New York (AFP) - Wall Street stocks finished a torrid year on a tepid note, with Apple and other large technology companies leading the market lower following a sluggish session Friday.
Analysts said volume was low due to the holidays and some investors were reallocating funds from stocks to bonds after a big rally in equities following the November election.
Some analysts said investors also were skittish over bad memories of January 2016, when global stocks stumbled badly amid fears over slowing Chinese growth. But most markets later recovered and rallied to finish the year higher.
The Dow Jones Industrial Average dipped 0.3 percent Friday to end the year at 19.762.60, failing to hit the 20,000-point milestone which seemed attainable in the wake of the US elections.
The broad-based S&P 500 lost 0.5 percent to close at 2,238.83, while the tech-rich Nasdaq Composite Index dropped 0.9 percent to 5,383.12.
Facebook, Google parent Alphabet and Microsoft all fell one percent or more. Amazon lost 2.0 percent and Apple 0.8 percent.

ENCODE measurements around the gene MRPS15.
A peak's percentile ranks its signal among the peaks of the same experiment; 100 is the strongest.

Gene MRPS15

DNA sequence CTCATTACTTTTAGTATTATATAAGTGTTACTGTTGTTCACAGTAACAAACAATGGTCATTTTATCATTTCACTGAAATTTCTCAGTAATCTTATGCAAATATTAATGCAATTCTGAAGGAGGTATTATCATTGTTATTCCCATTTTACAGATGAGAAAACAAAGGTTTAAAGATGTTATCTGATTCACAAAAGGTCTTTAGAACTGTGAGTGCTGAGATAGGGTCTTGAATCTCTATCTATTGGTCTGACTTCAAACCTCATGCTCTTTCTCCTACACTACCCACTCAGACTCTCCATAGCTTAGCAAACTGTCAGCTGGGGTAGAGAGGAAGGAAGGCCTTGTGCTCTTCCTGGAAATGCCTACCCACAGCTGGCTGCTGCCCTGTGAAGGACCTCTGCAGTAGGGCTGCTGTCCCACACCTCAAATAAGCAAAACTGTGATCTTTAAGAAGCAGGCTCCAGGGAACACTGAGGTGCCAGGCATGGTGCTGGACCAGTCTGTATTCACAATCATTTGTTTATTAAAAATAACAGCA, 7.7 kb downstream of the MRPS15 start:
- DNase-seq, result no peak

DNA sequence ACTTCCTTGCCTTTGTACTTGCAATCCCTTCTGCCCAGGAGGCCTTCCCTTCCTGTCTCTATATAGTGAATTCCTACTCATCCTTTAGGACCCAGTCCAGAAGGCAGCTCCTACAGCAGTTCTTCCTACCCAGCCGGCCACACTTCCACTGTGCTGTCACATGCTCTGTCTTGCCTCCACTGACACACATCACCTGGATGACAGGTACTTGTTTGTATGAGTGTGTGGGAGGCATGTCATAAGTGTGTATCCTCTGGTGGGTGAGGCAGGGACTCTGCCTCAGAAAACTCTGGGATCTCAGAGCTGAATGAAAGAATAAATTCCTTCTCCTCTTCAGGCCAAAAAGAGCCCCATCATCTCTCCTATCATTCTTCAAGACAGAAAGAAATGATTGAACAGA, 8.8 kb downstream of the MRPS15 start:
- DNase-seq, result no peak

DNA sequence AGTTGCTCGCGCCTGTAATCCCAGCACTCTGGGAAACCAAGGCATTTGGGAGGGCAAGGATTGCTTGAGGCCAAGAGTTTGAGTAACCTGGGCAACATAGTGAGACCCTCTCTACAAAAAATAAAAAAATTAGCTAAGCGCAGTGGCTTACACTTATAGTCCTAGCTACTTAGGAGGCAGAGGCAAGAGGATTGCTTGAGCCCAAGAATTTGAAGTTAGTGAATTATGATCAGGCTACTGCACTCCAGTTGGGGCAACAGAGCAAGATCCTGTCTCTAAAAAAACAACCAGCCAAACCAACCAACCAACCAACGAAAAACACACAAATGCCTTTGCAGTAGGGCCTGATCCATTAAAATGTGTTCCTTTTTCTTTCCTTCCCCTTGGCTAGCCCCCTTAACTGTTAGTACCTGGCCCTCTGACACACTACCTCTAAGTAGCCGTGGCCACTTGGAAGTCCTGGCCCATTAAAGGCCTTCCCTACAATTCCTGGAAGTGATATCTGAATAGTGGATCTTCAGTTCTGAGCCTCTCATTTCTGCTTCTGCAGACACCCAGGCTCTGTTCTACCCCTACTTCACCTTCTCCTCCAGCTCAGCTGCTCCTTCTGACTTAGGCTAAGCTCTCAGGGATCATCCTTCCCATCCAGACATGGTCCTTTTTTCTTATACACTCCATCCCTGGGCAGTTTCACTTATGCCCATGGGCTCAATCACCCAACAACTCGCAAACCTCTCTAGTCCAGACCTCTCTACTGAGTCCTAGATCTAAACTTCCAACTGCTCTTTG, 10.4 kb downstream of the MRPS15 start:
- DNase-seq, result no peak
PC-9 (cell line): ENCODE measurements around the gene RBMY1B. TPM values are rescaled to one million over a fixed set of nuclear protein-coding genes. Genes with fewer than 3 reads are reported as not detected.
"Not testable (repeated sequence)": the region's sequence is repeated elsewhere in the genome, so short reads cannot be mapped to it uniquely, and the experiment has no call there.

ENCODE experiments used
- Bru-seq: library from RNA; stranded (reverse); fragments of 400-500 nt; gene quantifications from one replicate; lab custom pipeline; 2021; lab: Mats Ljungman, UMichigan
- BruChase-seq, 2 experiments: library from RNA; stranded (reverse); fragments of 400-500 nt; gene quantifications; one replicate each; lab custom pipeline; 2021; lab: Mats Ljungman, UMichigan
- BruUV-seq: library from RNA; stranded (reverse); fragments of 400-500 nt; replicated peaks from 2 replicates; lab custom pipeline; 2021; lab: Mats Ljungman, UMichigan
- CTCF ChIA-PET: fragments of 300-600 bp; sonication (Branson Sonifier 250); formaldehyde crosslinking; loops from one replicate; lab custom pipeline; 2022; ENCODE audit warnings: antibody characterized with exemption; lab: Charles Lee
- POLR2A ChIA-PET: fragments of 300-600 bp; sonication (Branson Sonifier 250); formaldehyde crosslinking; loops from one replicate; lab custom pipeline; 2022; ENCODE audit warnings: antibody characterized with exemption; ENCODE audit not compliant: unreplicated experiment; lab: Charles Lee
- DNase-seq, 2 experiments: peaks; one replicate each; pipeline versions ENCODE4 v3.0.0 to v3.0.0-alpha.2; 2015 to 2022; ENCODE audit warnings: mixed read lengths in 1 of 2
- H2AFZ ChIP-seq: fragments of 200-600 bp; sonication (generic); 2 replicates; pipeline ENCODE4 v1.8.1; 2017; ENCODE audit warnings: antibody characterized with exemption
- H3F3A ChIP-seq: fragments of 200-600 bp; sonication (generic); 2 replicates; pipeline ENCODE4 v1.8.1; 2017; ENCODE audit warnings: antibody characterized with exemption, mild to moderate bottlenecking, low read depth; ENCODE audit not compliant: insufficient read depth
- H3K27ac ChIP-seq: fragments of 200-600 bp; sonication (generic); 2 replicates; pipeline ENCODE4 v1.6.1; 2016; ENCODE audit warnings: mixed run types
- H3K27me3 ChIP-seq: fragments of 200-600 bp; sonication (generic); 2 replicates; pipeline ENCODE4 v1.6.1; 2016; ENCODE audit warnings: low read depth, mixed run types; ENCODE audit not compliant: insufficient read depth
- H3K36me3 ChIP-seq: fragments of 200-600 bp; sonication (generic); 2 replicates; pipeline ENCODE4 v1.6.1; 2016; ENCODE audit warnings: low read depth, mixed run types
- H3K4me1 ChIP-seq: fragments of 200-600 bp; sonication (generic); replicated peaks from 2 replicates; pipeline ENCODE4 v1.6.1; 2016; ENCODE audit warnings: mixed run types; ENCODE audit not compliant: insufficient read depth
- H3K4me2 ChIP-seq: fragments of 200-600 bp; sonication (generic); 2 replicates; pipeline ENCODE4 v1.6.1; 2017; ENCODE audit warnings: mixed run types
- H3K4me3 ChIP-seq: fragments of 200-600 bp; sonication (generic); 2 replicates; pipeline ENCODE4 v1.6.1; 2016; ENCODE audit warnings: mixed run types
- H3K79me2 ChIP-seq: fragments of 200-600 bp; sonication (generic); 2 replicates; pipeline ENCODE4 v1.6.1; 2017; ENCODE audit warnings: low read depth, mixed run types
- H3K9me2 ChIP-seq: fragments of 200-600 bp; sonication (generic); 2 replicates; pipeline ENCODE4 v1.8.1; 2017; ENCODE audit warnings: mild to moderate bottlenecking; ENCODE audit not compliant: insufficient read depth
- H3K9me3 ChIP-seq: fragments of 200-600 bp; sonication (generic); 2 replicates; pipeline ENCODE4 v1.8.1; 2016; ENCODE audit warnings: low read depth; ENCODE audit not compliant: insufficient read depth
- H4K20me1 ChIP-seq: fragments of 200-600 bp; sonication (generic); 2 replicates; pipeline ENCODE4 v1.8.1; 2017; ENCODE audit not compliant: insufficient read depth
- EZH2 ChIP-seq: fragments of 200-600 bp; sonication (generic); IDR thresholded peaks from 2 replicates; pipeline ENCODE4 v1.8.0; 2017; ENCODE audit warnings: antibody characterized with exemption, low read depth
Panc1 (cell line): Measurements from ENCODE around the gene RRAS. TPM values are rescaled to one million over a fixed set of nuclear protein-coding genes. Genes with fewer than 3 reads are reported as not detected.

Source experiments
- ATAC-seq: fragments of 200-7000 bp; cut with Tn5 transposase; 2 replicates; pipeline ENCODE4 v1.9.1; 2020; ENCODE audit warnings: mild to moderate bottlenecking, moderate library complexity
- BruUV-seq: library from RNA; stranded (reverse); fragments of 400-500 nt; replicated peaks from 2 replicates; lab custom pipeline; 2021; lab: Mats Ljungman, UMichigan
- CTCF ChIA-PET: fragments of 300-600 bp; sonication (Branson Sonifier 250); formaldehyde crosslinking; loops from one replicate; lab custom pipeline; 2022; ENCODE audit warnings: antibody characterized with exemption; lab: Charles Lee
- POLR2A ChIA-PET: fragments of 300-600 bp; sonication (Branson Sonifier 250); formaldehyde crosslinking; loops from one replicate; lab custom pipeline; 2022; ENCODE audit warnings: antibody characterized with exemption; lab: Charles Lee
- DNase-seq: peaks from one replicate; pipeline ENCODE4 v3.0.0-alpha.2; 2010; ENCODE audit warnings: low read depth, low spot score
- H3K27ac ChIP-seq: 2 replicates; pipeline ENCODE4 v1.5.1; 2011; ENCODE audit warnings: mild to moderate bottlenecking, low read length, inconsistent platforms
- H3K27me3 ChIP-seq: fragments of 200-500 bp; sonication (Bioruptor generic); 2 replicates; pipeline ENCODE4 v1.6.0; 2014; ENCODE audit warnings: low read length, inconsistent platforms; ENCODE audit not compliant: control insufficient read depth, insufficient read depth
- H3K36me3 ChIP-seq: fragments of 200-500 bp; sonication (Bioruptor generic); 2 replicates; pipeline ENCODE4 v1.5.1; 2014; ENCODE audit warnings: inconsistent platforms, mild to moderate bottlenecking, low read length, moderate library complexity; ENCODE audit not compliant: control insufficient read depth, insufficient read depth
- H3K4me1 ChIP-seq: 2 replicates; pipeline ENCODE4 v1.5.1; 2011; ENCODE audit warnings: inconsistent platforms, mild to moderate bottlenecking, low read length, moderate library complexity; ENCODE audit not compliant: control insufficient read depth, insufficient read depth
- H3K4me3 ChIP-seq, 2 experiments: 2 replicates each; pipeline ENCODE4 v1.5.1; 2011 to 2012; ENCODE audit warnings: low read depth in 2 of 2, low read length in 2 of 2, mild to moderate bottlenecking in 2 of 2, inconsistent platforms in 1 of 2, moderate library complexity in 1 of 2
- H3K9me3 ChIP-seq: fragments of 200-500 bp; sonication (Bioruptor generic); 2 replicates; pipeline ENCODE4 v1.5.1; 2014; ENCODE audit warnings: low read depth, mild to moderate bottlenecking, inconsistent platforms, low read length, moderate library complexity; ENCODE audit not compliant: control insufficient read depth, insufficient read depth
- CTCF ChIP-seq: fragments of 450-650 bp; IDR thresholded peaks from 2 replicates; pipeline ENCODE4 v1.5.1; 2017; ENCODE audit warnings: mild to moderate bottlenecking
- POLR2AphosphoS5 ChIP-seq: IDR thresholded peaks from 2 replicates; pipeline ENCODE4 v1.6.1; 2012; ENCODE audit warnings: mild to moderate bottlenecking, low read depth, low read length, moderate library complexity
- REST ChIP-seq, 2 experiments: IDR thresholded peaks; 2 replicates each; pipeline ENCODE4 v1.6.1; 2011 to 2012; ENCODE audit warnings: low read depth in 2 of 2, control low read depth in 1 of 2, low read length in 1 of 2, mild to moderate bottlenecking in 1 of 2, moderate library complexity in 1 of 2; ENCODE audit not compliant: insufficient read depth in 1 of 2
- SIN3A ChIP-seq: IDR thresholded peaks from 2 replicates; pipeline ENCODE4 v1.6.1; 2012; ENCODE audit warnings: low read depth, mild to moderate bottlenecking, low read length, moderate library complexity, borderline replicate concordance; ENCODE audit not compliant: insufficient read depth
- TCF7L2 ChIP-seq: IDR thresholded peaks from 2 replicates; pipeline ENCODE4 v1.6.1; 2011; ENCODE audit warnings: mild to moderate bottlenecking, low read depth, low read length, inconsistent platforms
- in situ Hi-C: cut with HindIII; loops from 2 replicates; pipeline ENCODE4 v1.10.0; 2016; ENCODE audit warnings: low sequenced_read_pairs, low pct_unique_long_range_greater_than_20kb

However, Friday's losses barely put a dent in an otherwise robust year for US stocks, with the market maintaining most of its winnings since the Republican sweep of the November US elections, which sparked hopes of more growth-friendly policies from Washington.
The Dow finished the year up 13.4 percent while the S&P 500 rose 9.5 percent and the Nasdaq 7.5 percent.
"The market is drifting but poised to close the year with triumphant gains of the indices," said Peter Cardillo, chief market economist at First Standard Financial.
"What really happened today is not indicative a changing trend."
US stocks fell during most of the post-Christmas week, a shift from the bullish trend since the election. But analysts remain upbeat about the prospect for US stocks in 2017.
Investors largely have disregarded worries about the unpredictable Trump, including fears his tough posture towards China could lead to a trade war.
Instead, Trump and congressional Republicans are expected to join forces to enact tax cuts and regulatory reform, and ramp up public works spending.
Expectations are high for Trump's first 100 days, which are anticipated to include progress on these key items, said Sandy Sanders, a senior portfolio manager at Manulife Asset Management.
"Everyone is going to be laser-like focused on what's going through Congress and the Senate and then to the president's desk and they're going to want to see deliverables on that tax reform," Sanders said.